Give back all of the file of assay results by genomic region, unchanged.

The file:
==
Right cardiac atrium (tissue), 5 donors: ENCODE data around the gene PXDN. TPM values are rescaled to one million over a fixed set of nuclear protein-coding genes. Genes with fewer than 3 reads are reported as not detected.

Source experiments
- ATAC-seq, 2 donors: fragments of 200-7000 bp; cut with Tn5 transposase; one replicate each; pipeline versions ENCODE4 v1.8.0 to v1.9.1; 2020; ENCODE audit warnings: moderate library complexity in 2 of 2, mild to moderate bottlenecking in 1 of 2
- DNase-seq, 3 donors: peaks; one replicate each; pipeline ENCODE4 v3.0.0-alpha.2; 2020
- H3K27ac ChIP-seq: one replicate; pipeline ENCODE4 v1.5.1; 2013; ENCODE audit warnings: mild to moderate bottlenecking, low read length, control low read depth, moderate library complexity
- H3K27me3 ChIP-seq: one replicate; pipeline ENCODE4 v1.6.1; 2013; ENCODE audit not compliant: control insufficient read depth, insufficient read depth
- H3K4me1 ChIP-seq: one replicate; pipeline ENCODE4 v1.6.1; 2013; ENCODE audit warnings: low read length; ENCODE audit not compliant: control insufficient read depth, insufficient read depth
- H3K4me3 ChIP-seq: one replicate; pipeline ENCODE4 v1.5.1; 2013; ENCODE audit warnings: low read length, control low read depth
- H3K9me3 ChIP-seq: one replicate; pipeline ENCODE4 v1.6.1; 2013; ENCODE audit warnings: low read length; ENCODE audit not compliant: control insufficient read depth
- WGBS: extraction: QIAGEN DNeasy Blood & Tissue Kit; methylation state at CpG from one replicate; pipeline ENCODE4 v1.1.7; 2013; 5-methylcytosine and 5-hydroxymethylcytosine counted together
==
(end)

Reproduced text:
Right cardiac atrium (tissue), 5 donors: ENCODE data around the gene PXDN. TPM values are rescaled to one million over a fixed set of nuclear protein-coding genes. Genes with fewer than 3 reads are reported as not detected.

Source experiments
- ATAC-seq, 2 donors: fragments of 200-7000 bp; cut with Tn5 transposase; one replicate each; pipeline versions ENCODE4 v1.8.0 to v1.9.1; 2020; ENCODE audit warnings: moderate library complexity in 2 of 2, mild to moderate bottlenecking in 1 of 2
- DNase-seq, 3 donors: peaks; one replicate each; pipeline ENCODE4 v3.0.0-alpha.2; 2020
- H3K27ac ChIP-seq: one replicate; pipeline ENCODE4 v1.5.1; 2013; ENCODE audit warnings: mild to moderate bottlenecking, low read length, control low read depth, moderate library complexity
- H3K27me3 ChIP-seq: one replicate; pipeline ENCODE4 v1.6.1; 2013; ENCODE audit not compliant: control insufficient read depth, insufficient read depth
- H3K4me1 ChIP-seq: one replicate; pipeline ENCODE4 v1.6.1; 2013; ENCODE audit warnings: low read length; ENCODE audit not compliant: control insufficient read depth, insufficient read depth
- H3K4me3 ChIP-seq: one replicate; pipeline ENCODE4 v1.5.1; 2013; ENCODE audit warnings: low read length, control low read depth
- H3K9me3 ChIP-seq: one replicate; pipeline ENCODE4 v1.6.1; 2013; ENCODE audit warnings: low read length; ENCODE audit not compliant: control insufficient read depth
- WGBS: extraction: QIAGEN DNeasy Blood & Tissue Kit; methylation state at CpG from one replicate; pipeline ENCODE4 v1.1.7; 2013; 5-methylcytosine and 5-hydroxymethylcytosine counted together